Indianapolis Bankruptcy Lawyer Glad When Harassers Get Harassed

April 24, 2012 12:49 am Published by

There’s a reason we refer to it as bankruptcy “protection”. In fact, you might say the whole point of filing personal bankruptcy in Indiana (or small business bankruptcy in Indiana, for that matter) is just that – protection from creditors. Now, there’s nothing wrong with wanting to get paid when someone owes you money, but the law is quite clear about the automatic stay, which stops all collection efforts once a debtor has filed bankruptcy.

Even before an individual  bankruptcy petition has been filed (which, in the cases handled by the Zuckerberg bankruptcy law offices might be bankruptcy Chapter 7 in Indiana or perhaps a filing under Chapter 13 bankruptcy law, there is a very definitive “no-no” list for creditors when it comes to harassing debtors. Creditors can’t:

  •  “inflate”, asking for more than you owe
  • "pester”, calling before 8AM or after 9AM or on Sunday, or calling you at work if you’ve asked them not to
  • “be violent”, caused damage to your property or your reputation
  • “gossip”, disclosing your debt to any third party

Well, then after the bankruptcy has been filed, it’s totally “hands-off” for creditors. A recent warning by a bankruptcy judge in Florida emphasized this exact point to big banks:
When your debtors go into bankruptcy, quit trying to get money out of them or you'll be the one who ends up paying!

Matters came to a head when, in Florida, after a debtor had already filed for individual bankruptcy protection, Bank of America proceeded to call the debtor an additional 38 times to ask about the outstanding payments, according to the Bankruptcy Law Network.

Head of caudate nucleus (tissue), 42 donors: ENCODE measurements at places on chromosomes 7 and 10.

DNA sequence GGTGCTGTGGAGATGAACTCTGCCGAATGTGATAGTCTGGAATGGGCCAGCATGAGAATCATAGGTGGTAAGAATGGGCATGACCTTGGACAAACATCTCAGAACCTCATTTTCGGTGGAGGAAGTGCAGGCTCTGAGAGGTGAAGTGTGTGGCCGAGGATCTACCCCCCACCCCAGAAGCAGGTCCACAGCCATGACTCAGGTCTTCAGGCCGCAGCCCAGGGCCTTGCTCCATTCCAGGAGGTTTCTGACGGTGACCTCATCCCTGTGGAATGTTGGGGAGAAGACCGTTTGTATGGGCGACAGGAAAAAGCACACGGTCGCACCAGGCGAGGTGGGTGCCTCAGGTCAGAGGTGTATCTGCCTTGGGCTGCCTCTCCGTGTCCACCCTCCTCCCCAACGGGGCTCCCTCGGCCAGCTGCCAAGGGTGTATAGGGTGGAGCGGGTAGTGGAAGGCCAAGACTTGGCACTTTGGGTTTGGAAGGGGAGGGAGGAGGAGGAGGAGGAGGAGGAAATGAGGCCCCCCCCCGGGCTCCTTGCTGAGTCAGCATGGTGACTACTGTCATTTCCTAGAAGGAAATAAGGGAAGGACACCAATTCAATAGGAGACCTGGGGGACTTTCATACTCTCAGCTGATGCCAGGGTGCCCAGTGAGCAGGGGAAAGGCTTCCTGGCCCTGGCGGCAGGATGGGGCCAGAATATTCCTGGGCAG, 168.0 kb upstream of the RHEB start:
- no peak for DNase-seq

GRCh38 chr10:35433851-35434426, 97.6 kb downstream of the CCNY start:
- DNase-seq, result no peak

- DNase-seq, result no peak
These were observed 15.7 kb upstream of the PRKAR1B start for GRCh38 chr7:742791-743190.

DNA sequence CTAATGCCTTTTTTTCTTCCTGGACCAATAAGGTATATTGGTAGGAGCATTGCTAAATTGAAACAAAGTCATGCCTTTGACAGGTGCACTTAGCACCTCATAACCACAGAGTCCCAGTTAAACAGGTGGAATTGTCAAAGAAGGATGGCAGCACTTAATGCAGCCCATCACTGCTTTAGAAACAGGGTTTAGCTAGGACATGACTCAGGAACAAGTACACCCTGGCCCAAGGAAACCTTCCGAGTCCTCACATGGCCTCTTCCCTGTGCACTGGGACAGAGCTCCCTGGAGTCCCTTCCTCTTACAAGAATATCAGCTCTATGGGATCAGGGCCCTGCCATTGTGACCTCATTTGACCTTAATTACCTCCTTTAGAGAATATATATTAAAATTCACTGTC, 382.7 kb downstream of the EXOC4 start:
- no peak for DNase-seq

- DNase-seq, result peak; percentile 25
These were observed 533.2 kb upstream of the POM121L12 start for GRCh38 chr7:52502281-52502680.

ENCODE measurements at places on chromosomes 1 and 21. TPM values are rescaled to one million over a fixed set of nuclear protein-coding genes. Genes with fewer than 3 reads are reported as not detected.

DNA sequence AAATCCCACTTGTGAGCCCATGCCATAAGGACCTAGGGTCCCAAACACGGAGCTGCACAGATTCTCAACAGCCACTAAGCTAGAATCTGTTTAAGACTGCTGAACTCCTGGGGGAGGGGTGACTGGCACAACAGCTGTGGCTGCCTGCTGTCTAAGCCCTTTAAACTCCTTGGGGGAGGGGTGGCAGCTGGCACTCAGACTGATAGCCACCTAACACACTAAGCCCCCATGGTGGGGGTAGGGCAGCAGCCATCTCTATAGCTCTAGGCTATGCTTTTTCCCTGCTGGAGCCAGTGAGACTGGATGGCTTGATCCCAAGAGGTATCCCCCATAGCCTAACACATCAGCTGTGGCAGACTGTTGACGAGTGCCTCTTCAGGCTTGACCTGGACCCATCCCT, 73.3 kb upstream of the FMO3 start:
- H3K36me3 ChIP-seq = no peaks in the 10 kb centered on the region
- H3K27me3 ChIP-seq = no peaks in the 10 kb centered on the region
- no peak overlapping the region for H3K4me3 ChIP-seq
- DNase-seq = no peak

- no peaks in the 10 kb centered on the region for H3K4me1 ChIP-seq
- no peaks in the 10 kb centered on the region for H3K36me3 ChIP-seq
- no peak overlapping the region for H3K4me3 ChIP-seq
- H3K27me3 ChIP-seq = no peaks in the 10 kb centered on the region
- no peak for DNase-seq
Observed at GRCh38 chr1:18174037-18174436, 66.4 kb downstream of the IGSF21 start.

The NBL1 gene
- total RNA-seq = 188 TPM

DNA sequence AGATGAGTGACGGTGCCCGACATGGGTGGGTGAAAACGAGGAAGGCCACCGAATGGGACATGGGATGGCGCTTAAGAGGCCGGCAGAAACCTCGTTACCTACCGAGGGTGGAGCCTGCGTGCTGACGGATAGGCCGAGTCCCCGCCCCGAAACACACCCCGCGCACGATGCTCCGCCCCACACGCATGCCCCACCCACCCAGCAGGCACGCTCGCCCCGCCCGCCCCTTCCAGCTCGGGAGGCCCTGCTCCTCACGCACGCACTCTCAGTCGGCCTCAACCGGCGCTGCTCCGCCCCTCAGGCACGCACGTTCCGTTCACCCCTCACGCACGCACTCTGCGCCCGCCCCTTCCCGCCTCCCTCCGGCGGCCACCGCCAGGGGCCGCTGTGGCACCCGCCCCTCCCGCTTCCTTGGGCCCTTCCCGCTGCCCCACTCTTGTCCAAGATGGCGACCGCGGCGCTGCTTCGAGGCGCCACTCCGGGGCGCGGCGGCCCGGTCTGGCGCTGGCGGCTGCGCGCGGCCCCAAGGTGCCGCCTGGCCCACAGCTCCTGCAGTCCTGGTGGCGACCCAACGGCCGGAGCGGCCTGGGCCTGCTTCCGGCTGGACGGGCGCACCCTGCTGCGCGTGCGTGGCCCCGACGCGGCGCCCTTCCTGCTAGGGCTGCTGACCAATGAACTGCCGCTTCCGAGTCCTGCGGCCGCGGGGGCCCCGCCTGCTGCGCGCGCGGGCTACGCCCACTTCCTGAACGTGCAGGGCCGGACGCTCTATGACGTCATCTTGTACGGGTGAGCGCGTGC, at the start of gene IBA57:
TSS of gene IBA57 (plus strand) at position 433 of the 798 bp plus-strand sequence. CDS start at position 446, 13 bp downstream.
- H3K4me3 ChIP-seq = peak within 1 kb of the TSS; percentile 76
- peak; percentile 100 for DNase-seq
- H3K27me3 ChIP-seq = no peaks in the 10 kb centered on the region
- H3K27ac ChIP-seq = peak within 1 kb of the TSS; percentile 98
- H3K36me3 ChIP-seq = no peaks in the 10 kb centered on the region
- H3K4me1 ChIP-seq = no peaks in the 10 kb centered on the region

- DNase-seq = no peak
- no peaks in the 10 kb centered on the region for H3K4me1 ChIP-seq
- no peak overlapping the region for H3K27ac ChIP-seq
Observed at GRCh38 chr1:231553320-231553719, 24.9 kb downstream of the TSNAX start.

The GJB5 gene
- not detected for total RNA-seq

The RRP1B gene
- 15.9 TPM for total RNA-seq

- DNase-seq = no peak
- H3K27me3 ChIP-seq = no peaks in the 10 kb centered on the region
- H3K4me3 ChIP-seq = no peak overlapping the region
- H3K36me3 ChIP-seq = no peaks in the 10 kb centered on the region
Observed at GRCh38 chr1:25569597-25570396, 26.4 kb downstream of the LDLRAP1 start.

The Fair Debt collection Practices Act allows a debtor to recover damages if its rules are violated. I asked the Anderson, Bloomington, Indianapolis, and Columbus bankruptcy lawyers to be alert for such violations, so that we can make sure debtors are given every chance to get back on their feet without pressure from their creditors.

Violations happen, as we see in the Bank of America story, and they happen all the time.  One next step debtors can take is notifying the Indiana Attorney General’s Office online ( or by calling 317 232-6330 or 800-382-5516.  

Or, call the Zuckerberg bankruptcy law offices – going up against creditors who break the law – now, that’s one battle we’ll willingly take up on your behalf!



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This post was written by Mark Zuckerberg

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